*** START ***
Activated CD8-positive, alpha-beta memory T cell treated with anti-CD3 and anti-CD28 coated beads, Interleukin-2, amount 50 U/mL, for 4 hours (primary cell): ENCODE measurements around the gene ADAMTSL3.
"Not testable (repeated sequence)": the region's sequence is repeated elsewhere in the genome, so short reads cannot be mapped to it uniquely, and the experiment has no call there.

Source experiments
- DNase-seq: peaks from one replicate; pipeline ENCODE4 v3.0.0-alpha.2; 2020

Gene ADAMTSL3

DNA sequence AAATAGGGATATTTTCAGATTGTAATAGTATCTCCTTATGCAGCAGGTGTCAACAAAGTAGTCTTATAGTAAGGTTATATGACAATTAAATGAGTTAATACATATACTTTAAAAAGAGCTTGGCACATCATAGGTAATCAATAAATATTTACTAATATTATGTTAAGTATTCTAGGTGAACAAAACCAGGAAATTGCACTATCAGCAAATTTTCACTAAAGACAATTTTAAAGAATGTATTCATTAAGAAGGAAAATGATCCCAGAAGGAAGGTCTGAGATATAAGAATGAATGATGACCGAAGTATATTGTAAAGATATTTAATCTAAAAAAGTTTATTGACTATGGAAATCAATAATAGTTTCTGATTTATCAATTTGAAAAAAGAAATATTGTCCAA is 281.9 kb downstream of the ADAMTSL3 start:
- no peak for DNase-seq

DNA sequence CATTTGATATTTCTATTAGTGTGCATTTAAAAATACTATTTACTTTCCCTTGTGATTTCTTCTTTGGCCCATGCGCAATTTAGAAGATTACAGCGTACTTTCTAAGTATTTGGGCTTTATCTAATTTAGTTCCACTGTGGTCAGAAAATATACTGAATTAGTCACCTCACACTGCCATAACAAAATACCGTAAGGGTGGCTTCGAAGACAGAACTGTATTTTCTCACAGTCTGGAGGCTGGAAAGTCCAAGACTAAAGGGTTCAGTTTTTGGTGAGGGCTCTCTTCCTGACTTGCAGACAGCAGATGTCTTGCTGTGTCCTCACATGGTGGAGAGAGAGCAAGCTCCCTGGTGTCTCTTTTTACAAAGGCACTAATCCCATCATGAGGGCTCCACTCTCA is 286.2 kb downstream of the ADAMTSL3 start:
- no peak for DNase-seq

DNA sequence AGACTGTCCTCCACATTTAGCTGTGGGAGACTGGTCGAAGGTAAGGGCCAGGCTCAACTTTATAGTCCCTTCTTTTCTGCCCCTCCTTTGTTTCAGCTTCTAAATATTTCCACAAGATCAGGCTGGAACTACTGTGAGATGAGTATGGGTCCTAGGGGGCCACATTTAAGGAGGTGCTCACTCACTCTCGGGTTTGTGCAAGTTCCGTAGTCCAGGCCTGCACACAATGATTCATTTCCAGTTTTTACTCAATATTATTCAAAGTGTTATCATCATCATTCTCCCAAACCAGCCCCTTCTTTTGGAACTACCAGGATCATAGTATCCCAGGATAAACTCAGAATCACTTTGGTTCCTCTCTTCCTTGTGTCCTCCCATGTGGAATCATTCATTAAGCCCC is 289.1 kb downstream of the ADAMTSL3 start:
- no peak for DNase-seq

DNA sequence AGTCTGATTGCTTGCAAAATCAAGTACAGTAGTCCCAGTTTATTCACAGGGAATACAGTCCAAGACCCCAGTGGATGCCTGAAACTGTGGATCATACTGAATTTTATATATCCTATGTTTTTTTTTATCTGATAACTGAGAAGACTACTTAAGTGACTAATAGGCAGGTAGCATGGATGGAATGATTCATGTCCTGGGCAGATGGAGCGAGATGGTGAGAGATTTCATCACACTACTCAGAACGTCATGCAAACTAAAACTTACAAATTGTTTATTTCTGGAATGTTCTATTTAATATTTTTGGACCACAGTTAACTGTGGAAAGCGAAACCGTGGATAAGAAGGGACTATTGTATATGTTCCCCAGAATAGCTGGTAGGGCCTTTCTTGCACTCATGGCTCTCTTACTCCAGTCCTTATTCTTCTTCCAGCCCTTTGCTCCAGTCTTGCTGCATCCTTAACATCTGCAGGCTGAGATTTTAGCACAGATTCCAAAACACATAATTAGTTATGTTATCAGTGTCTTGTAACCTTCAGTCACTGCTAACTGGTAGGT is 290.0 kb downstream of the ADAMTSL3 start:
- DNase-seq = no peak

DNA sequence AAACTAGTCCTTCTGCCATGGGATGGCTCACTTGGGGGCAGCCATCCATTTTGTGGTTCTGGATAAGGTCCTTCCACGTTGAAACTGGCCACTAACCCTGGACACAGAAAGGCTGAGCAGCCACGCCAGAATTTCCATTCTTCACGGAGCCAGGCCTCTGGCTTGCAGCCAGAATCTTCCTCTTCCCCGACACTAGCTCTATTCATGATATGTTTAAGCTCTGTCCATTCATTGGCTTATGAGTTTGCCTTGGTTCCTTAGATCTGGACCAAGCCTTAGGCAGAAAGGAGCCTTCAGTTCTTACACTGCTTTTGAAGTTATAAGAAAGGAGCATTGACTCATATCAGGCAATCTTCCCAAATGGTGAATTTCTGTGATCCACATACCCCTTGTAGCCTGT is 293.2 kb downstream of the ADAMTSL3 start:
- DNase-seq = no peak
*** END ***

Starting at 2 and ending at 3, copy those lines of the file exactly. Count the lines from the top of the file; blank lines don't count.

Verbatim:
"Not testable (repeated sequence)": the region's sequence is repeated elsewhere in the genome, so short reads cannot be mapped to it uniquely, and the experiment has no call there.

Source experiments